The war in Ukraine has forced Europeans to take security and defense more seriously. Policies are in place now that would have been unthinkable a year ago. For example, this time last year the heated debate inside NATO was on whether to send Ukraine mere anti-tank missiles. Now Germany, Spain, Poland, the UK and the US, among others, will be sending some of the world's most advanced tanks to Ukraine. A lot can change in a year.
Russia’s invasion has also finally focused the minds of Europe’s finance ministers, many of whom for years have been reluctant to spend more money on defense. After years of underinvestment, it finally appears Europe is getting serious about improving its defense capabilities.
Some tough lessons have been learned in recent months. Even though Europeans are now spending more on defense, they are still playing catch-up after years of chronic underinvestment. During the early days of the invasion, some European countries were scrambling to find weapons and military equipment that had been maintained properly so it could be sent to Ukraine. Many were discovering that the stocks of equipment in their inventories were expired, obsolete, or unfit for combat due to years of budget cuts. Stockpiles of key munitions across Europe, and even in the US, are running dangerously low after supplying Ukraine. Policymakers are only now discovering that the defense industrial base lacks the ability to ramp up production quickly to close the gap.
Also, some debates across Europe on what military hardware to provide Ukraine are concerning. Some countries, such as Germany and Switzerland, have been hesitant to approve the transfer of equipment to Ukraine that was manufactured by them. The most recent examples were Berlin’s initial refusal to allow German-made tanks to be re-exported to Ukraine, and Switzerland blocking Swiss manufactured ammunition from being sent there. While Europe looks united on the surface, there are still significant areas of disagreement.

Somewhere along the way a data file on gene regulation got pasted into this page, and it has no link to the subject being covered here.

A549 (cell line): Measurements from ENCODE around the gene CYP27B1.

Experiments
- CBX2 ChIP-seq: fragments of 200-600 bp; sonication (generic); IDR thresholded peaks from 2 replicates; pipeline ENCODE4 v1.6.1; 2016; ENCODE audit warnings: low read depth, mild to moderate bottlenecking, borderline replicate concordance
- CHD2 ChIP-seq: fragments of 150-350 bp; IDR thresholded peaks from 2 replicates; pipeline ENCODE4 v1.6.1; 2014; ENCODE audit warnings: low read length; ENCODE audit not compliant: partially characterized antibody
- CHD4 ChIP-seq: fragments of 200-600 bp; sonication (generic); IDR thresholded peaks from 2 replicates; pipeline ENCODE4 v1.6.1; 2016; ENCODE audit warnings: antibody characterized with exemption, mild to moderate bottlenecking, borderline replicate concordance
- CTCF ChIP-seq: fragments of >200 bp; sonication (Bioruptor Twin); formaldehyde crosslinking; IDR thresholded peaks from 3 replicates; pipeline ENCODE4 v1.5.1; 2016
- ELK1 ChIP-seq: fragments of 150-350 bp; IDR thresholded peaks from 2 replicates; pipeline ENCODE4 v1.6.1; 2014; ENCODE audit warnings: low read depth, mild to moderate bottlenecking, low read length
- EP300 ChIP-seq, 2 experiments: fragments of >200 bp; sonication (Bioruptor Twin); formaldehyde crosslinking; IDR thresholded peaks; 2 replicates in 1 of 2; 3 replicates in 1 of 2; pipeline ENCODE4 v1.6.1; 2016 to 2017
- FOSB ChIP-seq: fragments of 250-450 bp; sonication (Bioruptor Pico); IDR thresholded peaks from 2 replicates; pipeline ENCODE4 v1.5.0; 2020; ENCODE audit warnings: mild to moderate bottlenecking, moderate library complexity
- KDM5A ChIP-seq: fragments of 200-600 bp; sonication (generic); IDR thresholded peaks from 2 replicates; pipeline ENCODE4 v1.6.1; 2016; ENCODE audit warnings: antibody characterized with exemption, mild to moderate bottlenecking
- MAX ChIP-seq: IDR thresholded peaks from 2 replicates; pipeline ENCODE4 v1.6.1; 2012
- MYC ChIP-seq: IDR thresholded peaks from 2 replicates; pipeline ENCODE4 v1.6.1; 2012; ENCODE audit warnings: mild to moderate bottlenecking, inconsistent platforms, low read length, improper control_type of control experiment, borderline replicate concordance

So as Europe arranges its security and defense policies to deal with an emerging threat from Russia, what can the Gulf states learn from this that relates to security concerns with Iran?
The most important lesson is to properly invest in the armed forces. When the bullets start flying, it is too late to start increasing defense budgets. Investments in the military, particularly in modern equipment and training, need to be made over the long term. As seen across Europe, the impact of the penny pinching over the years was never felt until a war broke out. The countries in the Gulf should not find themselves in this position.
Another lesson to be learned from Europe’s experience over the past year is the importance of maintaining sufficient stockpiles of equipment and munitions. It is also important to maintain a robust defense industrial base for any military hardware that is not being imported — or at least access to reliable markets to purchase equipment. As witnessed over the past year, defense manufacturers cannot simply ramp up production overnight.
It is also important to consider where military hardware is being purchased from. Germany may produce good tanks, but if Berlin places restrictions on how they may be used, what good are they? Not only did Berlin delay delivering German-made Leopard tanks to Ukraine, but Turkey faced similar problems when it wanted to use Leopard tanks in Syria in 2018.
Also, quite a few countries in the Middle East still use Russian-built military hardware that is turning out to be junk in the face of modern Western weapons. Policymakers in the region should be looking at their inventory closely to see what new equipment is needed and what old equipment needs to be phased out.
Finally, the situation in Ukraine is a reminder of the importance of alliances, partners, and relationships. Ukraine is not a member of NATO and does not enjoy the alliance’s joint security guarantee, but close cooperation between Kyiv and many NATO members over the years has been a tremendous help for today. The lesson from Ukraine is that in the face of regional aggression, the Gulf states need to redouble their efforts to work more closely together on security and military issues. In this regard, expanding the Abraham Accords and rethinking the possibility of a Middle East Strategic Alliance with the US should be considered too.
While the war in Ukraine may be thousands of kilometers away, the lessons apply locally. The Iranian threat is not going away. The more prepared the region is, the safer the future will be.